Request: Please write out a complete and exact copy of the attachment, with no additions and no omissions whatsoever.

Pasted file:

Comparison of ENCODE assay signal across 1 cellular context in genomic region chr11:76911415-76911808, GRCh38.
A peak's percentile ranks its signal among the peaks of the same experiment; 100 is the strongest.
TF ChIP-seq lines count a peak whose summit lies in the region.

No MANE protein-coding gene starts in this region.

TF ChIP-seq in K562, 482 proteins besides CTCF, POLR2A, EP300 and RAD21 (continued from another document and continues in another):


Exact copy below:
Comparison of ENCODE assay signal across 1 cellular context in genomic region chr11:76911415-76911808, GRCh38.
A peak's percentile ranks its signal among the peaks of the same experiment; 100 is the strongest.
TF ChIP-seq lines count a peak whose summit lies in the region.

No MANE protein-coding gene starts in this region.

TF ChIP-seq in K562, 482 proteins besides CTCF, POLR2A, EP300 and RAD21 (continued from another document and continues in another):